Local mobile operator Econet has had a keen interest in Near Field Communication (NFC) technology for a while.
At the Beyond the Phone Expo held in October this year, it unveiled its NFC-enabled debit card called the EcoCash Express Debit Card. This MasterCard product allows users to pay for goods by tapping the card against a compliant Point of Sale (POS) device.
Now, Econet has introduced a follow-up to that product, and its called EcoCash Ta! The name ta! is actually an onomatopoeic play on the tapping action made when someone uses the service.
How do I use it?
Ecocash ta! works pretty much in the same way as the EcoCash Express Debit Card with the only difference being that it uses an NFC-enabled sticker that you can place at the back of your phone (actually it can be stuck anywhere for that matter – assuming you handle any other device a lot more extensively).
The stickers have been priced at $1 and are available from Econet shops and EcoCash Agents.
Your Ecocash Mobile money wallet is synced with the sticker. When you want to make a payment you tap the sticker device against the merchant or vendor’s enabled micro Point of Sale (POS) device and the relevant amount is deducted from your EcoCash wallet. No EcoCash PIN is required for payments of $3 or less. The EcoCash ta! has a daily transaction limit of $1,000.
One for the vendors
Interestingly, the EcoCash ta! has been introduced as a point of sale option for vendors and merchants first. The new payment system uses micro POS devices which have been earmarked not just for retailers (as was/is the case with its debit card options) but for vendors and merchants.
According to Econet’s announcement, more than 500 vendors, merchants and agents have already signed up to use the service to accept payments.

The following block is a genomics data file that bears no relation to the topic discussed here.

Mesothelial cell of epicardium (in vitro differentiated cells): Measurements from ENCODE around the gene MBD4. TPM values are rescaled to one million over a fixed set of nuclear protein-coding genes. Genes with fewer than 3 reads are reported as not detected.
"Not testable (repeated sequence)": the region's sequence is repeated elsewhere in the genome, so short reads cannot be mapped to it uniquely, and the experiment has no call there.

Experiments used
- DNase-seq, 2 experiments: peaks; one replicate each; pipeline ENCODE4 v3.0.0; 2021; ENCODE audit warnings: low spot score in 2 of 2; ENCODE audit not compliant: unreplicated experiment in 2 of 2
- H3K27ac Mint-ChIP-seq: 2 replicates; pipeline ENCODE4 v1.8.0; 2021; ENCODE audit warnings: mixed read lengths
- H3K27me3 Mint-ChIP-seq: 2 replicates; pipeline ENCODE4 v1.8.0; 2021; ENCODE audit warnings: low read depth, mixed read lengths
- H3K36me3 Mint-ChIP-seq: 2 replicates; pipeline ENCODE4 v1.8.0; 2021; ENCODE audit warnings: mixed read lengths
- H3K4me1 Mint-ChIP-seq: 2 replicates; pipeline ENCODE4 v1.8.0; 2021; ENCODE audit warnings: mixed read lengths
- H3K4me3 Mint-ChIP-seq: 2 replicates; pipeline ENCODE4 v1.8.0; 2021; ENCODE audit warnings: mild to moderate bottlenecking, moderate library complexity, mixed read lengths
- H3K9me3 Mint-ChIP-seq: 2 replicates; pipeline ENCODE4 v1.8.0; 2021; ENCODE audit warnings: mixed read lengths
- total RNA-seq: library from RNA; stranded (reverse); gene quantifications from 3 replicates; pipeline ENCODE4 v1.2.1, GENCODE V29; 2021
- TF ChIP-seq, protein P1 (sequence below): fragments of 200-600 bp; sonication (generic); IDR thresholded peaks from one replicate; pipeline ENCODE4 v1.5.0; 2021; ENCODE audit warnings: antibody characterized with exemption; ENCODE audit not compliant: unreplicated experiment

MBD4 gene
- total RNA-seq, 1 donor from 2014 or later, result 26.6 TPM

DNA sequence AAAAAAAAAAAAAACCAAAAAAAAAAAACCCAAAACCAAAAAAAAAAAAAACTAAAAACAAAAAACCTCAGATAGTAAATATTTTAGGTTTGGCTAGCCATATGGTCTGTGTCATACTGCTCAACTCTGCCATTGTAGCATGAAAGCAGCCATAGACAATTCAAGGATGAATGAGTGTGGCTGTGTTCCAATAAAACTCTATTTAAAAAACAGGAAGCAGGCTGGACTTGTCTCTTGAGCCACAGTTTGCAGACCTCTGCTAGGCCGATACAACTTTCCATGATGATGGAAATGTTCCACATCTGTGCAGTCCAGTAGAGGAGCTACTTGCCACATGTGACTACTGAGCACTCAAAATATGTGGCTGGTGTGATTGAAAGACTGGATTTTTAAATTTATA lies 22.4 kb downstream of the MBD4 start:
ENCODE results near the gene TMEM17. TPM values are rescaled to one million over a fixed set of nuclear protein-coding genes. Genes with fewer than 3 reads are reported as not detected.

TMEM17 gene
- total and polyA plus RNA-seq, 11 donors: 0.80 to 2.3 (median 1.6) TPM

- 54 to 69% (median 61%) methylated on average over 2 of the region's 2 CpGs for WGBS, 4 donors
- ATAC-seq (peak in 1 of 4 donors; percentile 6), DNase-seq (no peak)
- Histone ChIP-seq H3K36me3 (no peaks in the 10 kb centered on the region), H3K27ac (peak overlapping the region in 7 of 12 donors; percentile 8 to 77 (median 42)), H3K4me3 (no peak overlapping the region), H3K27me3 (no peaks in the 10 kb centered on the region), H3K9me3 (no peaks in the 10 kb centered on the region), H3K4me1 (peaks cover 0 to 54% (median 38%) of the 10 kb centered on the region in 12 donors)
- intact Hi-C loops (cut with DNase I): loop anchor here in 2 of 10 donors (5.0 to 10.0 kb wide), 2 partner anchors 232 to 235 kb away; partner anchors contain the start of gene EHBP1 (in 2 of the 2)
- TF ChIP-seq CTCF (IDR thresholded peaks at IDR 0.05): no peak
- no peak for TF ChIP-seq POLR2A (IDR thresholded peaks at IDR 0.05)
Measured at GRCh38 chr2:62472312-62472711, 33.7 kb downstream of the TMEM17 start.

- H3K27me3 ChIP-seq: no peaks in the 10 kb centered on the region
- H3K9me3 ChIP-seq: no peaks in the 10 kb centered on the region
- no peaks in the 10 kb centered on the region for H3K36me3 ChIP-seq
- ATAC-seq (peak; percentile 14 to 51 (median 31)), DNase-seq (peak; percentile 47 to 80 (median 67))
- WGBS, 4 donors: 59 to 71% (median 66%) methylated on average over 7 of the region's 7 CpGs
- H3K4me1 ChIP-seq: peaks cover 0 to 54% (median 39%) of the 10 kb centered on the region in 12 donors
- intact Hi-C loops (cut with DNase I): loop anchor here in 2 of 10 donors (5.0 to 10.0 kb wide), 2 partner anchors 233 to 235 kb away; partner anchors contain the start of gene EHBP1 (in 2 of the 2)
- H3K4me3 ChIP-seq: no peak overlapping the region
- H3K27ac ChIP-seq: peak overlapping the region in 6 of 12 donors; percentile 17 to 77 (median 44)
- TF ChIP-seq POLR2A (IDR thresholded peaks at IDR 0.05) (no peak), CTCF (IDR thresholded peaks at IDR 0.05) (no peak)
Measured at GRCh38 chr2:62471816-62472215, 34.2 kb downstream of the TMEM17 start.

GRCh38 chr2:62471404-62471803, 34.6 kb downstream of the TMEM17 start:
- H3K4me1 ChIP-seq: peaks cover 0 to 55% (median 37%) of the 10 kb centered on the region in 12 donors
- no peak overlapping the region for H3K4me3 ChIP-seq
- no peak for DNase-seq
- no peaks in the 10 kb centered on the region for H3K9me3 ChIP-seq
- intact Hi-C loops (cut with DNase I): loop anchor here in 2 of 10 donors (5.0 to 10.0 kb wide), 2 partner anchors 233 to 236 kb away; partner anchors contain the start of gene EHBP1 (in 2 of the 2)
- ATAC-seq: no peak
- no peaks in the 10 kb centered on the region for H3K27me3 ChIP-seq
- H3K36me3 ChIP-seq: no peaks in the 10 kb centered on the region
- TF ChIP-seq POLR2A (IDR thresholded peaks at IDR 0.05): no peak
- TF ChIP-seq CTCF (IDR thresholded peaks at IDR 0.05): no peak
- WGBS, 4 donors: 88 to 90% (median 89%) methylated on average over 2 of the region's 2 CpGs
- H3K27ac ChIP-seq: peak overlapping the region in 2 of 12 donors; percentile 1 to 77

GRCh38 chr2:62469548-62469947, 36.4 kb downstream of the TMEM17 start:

It would seem Econet is moulding its payment services evolution around local market dynamics. In urban areas, where mobile money has experienced a fervent growth because of high volumes of both formal and informal trade, the rise of vendor based retailing has changed the landscape of cash movements.
Rather than ignore this reality, products like EcoCash ta! are actually being promoted for the small scale trader, merchant and vendor. Collectively, this segment is handling a large haul of the limited cash in Zimbabwe. Products like EcoCash ta! just ensure that those funds or a large part of them are tucked in the Eco -system.
At the same time, this looks like a side step from card payments. Sure, the integration with mobile money was a fantastic idea, but in some ways, cards represent a movement in the other direction for a market that embraced e-payments through the phone.
Rather than force the card down the informal market’s proverbial pocket, it’s probably smarter to offer a product with a middle ground of sorts. There are all the conveniences of mobile money offered for the user and at the same time there isn’t a card extension, just a sticker and a ta! which means transactions and cash retention for EcoCash.
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